In between 1904 - 1910 following additional species where introduced:

Rainbow trout
Oncorhynchus mykiss

Brown trout
Salmo trutta

Silver salmon/coho
Oncorhynchus kisutch

King salmon/chinook
Oncorhynchus tsawytcha

Sockeye salmon
Oncorhynchus nerka

Atlantic cod
Gadus morrhua

Brown trout

The stock of brown trout, cod, and all Pacific salmon of the first shipment failed. There are notes and stories, true stories, of entire shipments of trout eggs which didn't make it to its "delivery address" because of hazardous transport routes or simply, because the ice, there to keep the freight well tempered, melted.
So, often the transport crews, in stead of leaving the hatched or damaged eggs next to the road, emptied the boxes into streams or lakes close by.
The most efficient accident happened on the Lake Gardiel in Patagonia, a windswept turquoise body of water, which now has a large number of rainbow trout.

Mission accomplished
Well, not quiet, we still missing one link to close the chain: Salmo trutta, still wasn't here!
Twenty long years after Titcomb's task force, Salmo trutta eggs where imported from Chile and planted widely throughout Argentina's south as well as "Tierra del Fuego," better known as the Fireland.
But thanks to Titcomb's zootechnical knowledge, breeding stations on lake Nahuel Huapi and later from Neuquen and "la Cumbre" hatcheries in Cordoba, as well from "Isla Pávon" delivered more eggs and juvenile salmonids for the stocking program.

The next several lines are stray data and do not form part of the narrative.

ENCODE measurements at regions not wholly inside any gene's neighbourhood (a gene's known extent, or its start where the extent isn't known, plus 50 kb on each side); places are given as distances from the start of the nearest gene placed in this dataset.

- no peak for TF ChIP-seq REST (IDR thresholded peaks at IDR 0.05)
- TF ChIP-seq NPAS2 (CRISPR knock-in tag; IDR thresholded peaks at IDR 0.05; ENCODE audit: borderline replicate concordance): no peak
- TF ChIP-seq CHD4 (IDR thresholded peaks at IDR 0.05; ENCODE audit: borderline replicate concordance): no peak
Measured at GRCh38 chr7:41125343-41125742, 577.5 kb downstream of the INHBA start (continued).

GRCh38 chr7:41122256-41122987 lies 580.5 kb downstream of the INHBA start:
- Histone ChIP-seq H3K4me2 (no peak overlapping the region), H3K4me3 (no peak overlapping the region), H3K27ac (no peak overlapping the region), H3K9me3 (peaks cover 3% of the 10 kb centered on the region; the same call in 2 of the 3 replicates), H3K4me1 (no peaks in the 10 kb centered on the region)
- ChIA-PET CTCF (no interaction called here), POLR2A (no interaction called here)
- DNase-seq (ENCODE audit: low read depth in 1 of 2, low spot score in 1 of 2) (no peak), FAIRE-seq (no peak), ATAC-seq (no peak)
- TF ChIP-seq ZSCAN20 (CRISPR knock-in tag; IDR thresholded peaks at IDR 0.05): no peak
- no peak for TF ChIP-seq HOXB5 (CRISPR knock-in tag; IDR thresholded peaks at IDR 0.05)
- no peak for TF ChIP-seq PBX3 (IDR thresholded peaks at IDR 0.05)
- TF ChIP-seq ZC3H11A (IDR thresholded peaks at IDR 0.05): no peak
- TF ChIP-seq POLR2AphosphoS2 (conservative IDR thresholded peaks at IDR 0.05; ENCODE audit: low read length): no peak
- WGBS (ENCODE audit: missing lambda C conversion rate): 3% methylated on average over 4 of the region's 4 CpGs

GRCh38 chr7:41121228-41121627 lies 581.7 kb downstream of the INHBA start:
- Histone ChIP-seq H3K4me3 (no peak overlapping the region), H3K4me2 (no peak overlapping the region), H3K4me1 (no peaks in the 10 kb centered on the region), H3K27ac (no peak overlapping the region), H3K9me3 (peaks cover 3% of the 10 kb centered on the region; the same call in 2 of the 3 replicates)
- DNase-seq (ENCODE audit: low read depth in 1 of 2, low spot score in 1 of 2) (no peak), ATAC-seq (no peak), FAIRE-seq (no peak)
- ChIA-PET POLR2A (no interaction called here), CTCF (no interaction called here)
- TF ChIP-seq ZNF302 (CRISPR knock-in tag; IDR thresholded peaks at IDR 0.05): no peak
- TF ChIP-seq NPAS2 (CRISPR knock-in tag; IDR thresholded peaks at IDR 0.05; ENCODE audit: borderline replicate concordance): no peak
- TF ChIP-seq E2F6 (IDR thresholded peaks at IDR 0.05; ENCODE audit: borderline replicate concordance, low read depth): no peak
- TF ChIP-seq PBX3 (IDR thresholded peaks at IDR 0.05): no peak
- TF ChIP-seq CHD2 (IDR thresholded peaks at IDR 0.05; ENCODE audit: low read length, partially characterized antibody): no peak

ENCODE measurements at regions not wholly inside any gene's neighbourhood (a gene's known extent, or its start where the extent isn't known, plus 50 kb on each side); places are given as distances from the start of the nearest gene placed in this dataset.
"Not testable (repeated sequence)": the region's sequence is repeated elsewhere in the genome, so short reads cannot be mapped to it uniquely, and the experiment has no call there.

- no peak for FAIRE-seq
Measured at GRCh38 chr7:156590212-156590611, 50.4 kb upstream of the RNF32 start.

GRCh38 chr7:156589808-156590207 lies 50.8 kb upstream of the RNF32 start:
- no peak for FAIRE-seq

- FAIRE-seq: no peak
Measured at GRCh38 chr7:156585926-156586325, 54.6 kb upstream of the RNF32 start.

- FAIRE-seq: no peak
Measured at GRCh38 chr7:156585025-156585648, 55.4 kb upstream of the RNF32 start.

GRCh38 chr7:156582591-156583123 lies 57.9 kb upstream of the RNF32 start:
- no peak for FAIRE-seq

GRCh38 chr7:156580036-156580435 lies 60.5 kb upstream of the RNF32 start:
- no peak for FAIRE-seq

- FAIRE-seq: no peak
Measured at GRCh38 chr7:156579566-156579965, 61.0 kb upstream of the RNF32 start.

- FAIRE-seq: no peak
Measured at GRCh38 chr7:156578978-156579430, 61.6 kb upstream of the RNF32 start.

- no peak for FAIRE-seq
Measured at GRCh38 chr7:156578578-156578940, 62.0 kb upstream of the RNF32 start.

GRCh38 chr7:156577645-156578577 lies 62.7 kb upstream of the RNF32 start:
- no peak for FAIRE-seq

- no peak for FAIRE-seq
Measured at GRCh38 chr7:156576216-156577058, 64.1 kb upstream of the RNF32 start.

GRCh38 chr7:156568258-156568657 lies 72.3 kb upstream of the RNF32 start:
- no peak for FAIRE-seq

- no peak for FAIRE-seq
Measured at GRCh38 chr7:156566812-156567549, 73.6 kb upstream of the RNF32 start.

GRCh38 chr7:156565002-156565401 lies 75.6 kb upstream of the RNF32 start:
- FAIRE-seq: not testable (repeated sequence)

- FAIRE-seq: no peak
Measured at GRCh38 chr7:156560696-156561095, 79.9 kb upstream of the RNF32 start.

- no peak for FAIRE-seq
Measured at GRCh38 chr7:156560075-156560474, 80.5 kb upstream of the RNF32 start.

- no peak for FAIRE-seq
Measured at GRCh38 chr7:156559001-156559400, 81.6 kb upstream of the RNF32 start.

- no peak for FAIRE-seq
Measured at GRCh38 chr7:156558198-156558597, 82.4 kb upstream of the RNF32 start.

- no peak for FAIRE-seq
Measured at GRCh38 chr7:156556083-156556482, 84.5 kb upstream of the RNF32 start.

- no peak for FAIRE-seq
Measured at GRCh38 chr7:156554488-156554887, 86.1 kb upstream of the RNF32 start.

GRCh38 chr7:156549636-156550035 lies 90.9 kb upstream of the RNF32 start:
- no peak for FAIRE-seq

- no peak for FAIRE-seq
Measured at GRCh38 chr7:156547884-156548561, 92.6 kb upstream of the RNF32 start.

In 1910, this remarkable project of shipping eggs in large numbers came to its end.
In 1980, the last ever shipment arrived from Denmark, Germany and U.S.A, and introduction from imported material was definitely terminated.

The present
Less known is it that the northern provinces like Cordoba, Juyui, Salta, and Tucuman as well were stocked back in 1907!
And introduction is done periodically, but unlike Patagonia, those creeks often hold "ready to catch" rainbows, and the "put and take" character is part of an highly developed tourist infrastructure.

Today, 100 years later, all intruders have successfullly adopted to (and formed) the ecosystem, and occupied an ecological niche, which with respect to evolutionary development is misplaced and doubtless influenced the natural habitats of otoctone species.
Patagonia will remain an interesting experimental ecosystem.


"Cabeza Acero"
That's what we call the "Steelhead" down here.
The Santa Cruz river, located in the province Santa Cruz is the only stream in Argentinaand Southamerica, where this anadromous rainbow occurs. This fact alone isn't worth mentioning. We could easily stock any appropriate stream with genetically enhanced eggs and the chance to get a searun mykiss would not be impossible.